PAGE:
It's been brought to my attention that Princeton-Blairstown Center (PBC) is in hard times, and that Princeton is thinking of discontinuing the center as a support organization of the University. As a former employee of PBC, I think this is unwise. The University is an integral part of the center and needs that relationship to foster the community development and quality learning it provides to underserved populations.
I was a PBC instructor and worked there for three years in two capacities: Idealistic and fresh out of my undergraduate years, I taught for a year; the following two years I served as the kitchen supervisor. These three years working and living in PBC’s wonderful, formative community were the best years of my professional life. I was an instructor for the first “Underground Railroad bike expedition,” which I later used as an ethnography in my master’s thesis. Here, I talked about the existential experience of the child in learning environments like PBC versus standard classroom learning. My work was published by CUNY Press. More importantly, this trip and others like it changed and enriched the lives of so many students and instructors. This work is very important, and it should be encouraged and funded.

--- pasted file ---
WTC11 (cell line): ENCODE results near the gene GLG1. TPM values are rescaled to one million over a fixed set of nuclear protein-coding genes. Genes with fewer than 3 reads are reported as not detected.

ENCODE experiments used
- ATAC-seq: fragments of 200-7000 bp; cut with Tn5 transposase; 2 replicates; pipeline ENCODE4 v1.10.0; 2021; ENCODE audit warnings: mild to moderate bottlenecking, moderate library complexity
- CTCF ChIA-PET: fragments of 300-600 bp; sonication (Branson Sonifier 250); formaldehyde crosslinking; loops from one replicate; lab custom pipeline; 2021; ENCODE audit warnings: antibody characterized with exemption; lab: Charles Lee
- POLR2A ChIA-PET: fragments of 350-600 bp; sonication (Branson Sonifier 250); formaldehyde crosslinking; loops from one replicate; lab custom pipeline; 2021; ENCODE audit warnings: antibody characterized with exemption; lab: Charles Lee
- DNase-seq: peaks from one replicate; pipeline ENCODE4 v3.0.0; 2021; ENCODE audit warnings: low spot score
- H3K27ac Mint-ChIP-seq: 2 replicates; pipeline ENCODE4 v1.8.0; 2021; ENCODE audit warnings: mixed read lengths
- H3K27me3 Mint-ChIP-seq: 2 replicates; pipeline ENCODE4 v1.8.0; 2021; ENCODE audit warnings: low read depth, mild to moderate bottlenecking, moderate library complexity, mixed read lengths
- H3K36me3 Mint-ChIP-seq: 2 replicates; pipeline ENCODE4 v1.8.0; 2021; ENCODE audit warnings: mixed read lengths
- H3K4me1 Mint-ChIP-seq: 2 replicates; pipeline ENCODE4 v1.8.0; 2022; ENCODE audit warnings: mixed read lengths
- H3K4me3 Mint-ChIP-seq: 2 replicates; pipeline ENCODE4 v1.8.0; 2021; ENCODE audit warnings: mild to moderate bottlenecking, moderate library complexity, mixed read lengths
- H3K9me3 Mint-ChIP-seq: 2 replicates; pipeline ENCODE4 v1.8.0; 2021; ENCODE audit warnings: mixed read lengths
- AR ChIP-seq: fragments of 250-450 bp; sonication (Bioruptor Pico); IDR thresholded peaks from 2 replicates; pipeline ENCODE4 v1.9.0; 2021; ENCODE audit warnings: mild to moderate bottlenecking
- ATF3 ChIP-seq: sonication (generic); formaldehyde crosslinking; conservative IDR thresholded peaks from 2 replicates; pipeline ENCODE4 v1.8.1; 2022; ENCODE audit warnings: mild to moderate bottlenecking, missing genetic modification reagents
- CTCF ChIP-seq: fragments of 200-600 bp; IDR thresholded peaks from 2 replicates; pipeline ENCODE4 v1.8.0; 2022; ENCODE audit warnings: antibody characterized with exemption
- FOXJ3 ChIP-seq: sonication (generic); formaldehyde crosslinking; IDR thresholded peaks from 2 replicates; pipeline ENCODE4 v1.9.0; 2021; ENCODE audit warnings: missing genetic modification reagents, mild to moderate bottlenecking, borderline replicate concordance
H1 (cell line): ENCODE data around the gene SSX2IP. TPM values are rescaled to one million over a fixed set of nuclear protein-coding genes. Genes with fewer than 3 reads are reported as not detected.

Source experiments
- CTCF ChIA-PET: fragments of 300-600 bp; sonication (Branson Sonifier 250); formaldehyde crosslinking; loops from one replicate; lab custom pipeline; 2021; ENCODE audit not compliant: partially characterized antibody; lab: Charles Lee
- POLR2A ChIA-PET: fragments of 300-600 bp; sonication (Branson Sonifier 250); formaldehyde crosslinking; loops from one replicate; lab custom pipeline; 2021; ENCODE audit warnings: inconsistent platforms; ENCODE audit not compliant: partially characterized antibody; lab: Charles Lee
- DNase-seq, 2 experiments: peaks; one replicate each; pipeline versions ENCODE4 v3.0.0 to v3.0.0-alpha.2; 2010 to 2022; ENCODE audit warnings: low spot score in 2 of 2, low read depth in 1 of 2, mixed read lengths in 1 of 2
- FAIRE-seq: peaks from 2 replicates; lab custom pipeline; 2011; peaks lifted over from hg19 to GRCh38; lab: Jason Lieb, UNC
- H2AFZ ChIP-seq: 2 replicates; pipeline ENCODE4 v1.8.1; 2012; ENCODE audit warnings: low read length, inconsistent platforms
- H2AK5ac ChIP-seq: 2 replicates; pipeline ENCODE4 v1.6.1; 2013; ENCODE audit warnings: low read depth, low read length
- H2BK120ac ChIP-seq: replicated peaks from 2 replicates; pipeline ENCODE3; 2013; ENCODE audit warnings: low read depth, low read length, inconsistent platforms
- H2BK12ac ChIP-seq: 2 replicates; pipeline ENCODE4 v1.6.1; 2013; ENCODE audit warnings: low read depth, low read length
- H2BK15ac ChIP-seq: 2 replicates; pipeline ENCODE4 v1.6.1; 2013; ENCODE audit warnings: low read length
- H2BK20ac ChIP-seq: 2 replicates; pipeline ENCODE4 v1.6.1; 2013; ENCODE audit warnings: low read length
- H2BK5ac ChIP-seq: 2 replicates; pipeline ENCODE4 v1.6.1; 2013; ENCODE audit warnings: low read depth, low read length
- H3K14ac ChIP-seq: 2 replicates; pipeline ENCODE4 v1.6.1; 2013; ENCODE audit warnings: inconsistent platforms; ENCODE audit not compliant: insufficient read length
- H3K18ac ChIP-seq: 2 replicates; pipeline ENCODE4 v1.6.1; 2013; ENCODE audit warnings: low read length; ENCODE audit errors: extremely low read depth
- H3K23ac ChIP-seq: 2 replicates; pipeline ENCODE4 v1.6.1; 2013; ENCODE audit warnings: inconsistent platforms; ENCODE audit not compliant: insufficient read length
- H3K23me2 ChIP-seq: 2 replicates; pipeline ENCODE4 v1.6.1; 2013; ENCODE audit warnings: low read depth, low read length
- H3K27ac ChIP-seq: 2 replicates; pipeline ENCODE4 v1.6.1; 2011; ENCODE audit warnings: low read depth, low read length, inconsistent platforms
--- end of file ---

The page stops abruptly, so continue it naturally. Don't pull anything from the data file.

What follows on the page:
I came to New York City for graduate school to pursue classroom teaching and quickly segued into a clinical direction, now pursuing my second master’s in social work. PBC shaped this in me. I regard the center as the hallmark of my professional training and try to incorporate its humanistic methods and practices into my freelance work with urban youth.
That said, PBC is not just an amazing place for children to come and grow and learn, but it is also a very progressive training ground for many teachers and clinicians like myself. I know many folks I worked with who have followed career paths similar to mine, and all would say that PBC was influential in the pursuit of good work and shaping them as teachers, activists, caregivers, and the like.
Please consider the formative impact PBC offers children and their communities, and please find a way to keep the relationship between the center and the University up and running for future generations.